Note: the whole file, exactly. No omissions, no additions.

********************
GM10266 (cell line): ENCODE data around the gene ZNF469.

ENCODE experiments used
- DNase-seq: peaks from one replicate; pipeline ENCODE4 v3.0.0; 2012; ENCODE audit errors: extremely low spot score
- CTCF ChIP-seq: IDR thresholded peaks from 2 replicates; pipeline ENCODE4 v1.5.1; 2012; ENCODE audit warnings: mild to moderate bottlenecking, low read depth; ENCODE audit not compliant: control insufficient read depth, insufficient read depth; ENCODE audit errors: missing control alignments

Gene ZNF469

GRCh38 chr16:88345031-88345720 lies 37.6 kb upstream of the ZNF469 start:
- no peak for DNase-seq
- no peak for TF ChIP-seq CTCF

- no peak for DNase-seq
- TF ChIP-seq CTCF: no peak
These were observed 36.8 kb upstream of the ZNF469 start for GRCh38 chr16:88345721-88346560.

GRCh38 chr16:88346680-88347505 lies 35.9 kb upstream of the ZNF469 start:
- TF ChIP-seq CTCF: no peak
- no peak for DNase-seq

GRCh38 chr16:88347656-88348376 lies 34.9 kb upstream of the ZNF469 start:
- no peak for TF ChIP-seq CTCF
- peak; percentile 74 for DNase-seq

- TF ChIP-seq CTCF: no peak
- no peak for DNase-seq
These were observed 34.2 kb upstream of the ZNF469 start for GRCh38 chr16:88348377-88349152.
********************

GM10266 (cell line): ENCODE data around the gene ZNF469.

ENCODE experiments used
- DNase-seq: peaks from one replicate; pipeline ENCODE4 v3.0.0; 2012; ENCODE audit errors: extremely low spot score
- CTCF ChIP-seq: IDR thresholded peaks from 2 replicates; pipeline ENCODE4 v1.5.1; 2012; ENCODE audit warnings: mild to moderate bottlenecking, low read depth; ENCODE audit not compliant: control insufficient read depth, insufficient read depth; ENCODE audit errors: missing control alignments

Gene ZNF469

GRCh38 chr16:88345031-88345720 lies 37.6 kb upstream of the ZNF469 start:
- no peak for DNase-seq
- no peak for TF ChIP-seq CTCF

- no peak for DNase-seq
- TF ChIP-seq CTCF: no peak
These were observed 36.8 kb upstream of the ZNF469 start for GRCh38 chr16:88345721-88346560.

GRCh38 chr16:88346680-88347505 lies 35.9 kb upstream of the ZNF469 start:
- TF ChIP-seq CTCF: no peak
- no peak for DNase-seq

GRCh38 chr16:88347656-88348376 lies 34.9 kb upstream of the ZNF469 start:
- no peak for TF ChIP-seq CTCF
- peak; percentile 74 for DNase-seq

- TF ChIP-seq CTCF: no peak
- no peak for DNase-seq
These were observed 34.2 kb upstream of the ZNF469 start for GRCh38 chr16:88348377-88349152.